Study Objective: To evaluate left ventricular (LV) dimensions and function during myocardial ischemic episodes in anesthetized patients undergoing coronary artery bypass surgery. Design: Prospective, nonrandomized study. Setting: Large, medical school-affiliated tetiary-care medical center. Patients: 36 adults undergoing elective primary coronary artery bypass surgery. Interventions: Transesophageal atrial pacing for 3 to 5 minutes at heart rates (HRs) of 65, 70, 80, and 90 beats per minute. Measurements and Main Results: Arterial, pulmonary artery, and venous pressures, transesophageal echocardiographic (TEE) determined LV end-diastolic (EDA) and endsystolic (ESA) areas, and fractional area change (PAC = [EDA-ESA]/EDA). Myocardial ischemia determined as at least 1 mm ST segment deviation at J + 60 milliseconds from 12-lead electrocardiography (ECG) and TEE detected new LV regional wall motion abnormalities. Biplane TEE images were recorded on videotape, and LV EDA and ESA were determined with planimetry from images of the LV short axis. Myocardial ischemia was observed in 12 patients. In these patients, EDA and ESA were higher and FAC lower than those patients without ischemia at the same HR. There were no differences between patients with and without myocardial ischemia with regard to pulmonary, artery occlusion pressure, stroke volume, or other hemodynamic variables. The positive predictive values were best for ESA (67%) and EDA (58%), and least for FAC (18%). Negative predictive values were highest for ESA (85%) and EDA (80%), and least for FAC(47%). Conclusions: In anesthetized patients undergoing coronary artery, bypass surgery, myocardial ischemia observed during atrial pacing results in increases in LV dimensions and decreases in FAC compared with values in patients without ischemia. These results support further investigations of the clinical usefulness of monitoring LV EDA and LV ESA with TEE as a method of myocardial ischemia detection.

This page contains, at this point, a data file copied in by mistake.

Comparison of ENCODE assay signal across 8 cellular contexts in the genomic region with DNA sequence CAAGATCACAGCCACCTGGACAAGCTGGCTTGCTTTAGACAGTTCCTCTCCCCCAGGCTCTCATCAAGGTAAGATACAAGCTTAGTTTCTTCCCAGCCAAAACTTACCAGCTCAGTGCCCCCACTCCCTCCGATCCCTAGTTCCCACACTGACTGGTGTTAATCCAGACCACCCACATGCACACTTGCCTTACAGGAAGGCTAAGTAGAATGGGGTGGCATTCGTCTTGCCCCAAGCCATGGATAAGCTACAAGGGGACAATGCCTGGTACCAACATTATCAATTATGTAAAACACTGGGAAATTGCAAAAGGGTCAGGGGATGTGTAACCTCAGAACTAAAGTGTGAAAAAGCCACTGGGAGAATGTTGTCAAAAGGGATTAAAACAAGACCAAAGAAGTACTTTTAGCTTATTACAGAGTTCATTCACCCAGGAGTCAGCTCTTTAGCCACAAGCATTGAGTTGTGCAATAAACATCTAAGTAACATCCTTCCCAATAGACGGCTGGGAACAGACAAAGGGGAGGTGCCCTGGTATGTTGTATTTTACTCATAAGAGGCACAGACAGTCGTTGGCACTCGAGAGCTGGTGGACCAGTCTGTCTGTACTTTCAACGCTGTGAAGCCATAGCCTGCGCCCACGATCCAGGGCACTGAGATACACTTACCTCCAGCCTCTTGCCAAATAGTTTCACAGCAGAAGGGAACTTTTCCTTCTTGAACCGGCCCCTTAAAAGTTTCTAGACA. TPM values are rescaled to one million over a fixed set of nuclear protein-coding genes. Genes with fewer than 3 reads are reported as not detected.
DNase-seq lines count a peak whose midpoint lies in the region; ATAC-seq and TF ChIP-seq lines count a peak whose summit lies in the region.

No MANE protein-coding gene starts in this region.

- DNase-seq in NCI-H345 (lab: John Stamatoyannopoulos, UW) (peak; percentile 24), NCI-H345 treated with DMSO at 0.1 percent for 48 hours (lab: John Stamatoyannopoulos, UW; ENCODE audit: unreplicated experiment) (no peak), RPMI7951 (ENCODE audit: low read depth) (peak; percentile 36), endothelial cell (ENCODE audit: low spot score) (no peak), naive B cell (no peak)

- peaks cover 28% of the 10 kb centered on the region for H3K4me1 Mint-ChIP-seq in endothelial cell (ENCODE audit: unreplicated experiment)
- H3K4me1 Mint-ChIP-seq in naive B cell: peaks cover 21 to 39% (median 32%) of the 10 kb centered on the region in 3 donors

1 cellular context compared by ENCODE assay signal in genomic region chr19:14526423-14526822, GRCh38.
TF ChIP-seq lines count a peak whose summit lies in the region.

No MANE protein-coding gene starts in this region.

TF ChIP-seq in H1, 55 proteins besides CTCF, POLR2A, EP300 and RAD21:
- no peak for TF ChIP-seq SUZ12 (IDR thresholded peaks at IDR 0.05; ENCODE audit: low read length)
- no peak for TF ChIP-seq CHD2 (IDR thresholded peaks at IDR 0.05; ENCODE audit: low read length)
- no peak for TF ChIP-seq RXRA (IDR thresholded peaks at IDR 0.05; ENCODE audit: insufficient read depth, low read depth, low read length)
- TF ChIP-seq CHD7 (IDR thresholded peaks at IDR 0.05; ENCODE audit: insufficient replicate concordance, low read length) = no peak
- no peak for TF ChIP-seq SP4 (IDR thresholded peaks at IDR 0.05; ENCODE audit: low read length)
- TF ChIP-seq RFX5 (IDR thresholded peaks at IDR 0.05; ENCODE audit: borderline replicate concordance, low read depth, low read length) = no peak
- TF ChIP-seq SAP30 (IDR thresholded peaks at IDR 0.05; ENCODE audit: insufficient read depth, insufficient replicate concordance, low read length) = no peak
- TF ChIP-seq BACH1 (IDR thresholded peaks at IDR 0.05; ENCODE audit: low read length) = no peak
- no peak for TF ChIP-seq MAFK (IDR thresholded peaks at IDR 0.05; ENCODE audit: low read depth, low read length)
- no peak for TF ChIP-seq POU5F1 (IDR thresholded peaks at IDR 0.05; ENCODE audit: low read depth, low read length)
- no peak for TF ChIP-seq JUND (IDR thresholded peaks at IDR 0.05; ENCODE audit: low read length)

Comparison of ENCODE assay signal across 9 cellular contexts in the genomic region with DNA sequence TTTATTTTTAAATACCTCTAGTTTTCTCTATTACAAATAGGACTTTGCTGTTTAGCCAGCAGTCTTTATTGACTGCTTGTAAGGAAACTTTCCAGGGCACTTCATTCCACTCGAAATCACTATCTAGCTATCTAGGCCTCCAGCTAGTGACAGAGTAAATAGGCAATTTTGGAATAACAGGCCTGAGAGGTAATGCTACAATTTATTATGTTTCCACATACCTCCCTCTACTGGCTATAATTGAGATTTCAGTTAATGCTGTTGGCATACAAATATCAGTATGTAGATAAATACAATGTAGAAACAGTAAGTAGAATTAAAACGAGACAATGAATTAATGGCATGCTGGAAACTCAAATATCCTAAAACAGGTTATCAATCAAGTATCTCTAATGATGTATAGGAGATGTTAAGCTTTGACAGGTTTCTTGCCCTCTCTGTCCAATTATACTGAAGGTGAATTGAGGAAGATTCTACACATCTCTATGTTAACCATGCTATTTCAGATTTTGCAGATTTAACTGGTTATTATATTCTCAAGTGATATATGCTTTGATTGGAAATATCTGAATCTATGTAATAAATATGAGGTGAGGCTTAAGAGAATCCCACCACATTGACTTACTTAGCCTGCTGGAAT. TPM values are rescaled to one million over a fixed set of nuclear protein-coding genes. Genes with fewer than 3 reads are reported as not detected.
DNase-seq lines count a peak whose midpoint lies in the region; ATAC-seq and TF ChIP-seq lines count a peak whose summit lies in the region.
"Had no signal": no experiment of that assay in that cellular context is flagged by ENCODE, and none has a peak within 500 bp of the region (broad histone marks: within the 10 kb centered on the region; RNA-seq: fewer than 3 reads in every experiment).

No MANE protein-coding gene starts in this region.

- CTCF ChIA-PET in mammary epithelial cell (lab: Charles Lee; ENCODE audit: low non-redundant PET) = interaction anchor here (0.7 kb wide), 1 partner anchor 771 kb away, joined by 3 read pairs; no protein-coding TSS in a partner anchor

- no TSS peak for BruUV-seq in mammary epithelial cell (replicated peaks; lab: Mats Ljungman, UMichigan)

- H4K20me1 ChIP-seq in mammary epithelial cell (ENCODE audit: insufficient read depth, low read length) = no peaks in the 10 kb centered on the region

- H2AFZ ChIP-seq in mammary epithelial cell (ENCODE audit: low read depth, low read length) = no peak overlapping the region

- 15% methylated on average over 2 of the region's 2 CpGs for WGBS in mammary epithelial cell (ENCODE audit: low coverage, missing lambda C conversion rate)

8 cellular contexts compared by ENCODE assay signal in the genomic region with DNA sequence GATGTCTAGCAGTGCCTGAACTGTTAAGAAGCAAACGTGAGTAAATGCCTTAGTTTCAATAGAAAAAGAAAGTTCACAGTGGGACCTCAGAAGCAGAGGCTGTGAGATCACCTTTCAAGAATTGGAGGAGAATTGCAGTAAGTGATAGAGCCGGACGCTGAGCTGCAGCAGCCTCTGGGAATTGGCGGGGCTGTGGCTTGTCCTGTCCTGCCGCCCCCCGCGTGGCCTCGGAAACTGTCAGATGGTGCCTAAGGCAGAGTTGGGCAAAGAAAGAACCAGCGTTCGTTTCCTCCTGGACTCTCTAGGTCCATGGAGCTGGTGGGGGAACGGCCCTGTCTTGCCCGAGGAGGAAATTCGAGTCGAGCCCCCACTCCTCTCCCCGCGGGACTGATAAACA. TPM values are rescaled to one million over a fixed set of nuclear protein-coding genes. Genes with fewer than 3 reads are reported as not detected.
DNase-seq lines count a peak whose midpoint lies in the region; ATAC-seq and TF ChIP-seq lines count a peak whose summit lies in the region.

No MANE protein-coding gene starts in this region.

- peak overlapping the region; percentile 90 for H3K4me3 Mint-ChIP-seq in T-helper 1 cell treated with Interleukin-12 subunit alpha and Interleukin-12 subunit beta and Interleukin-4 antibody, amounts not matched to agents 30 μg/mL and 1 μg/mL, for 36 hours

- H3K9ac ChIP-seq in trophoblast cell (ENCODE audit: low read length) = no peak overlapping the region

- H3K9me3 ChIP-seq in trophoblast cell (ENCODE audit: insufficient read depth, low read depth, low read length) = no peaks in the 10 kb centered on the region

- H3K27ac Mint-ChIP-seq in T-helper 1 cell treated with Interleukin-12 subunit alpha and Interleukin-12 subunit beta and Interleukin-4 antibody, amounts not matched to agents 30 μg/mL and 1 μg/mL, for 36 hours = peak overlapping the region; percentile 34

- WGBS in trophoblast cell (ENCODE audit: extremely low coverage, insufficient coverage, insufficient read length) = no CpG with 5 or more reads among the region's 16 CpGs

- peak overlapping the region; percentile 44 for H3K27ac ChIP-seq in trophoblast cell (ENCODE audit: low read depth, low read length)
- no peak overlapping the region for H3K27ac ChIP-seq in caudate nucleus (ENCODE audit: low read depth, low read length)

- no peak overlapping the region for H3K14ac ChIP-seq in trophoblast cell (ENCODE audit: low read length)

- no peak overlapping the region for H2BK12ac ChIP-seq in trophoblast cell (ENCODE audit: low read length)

- Coronary artery bypass graft
ASJC Scopus subject areas
- Anesthesiology and Pain Medicine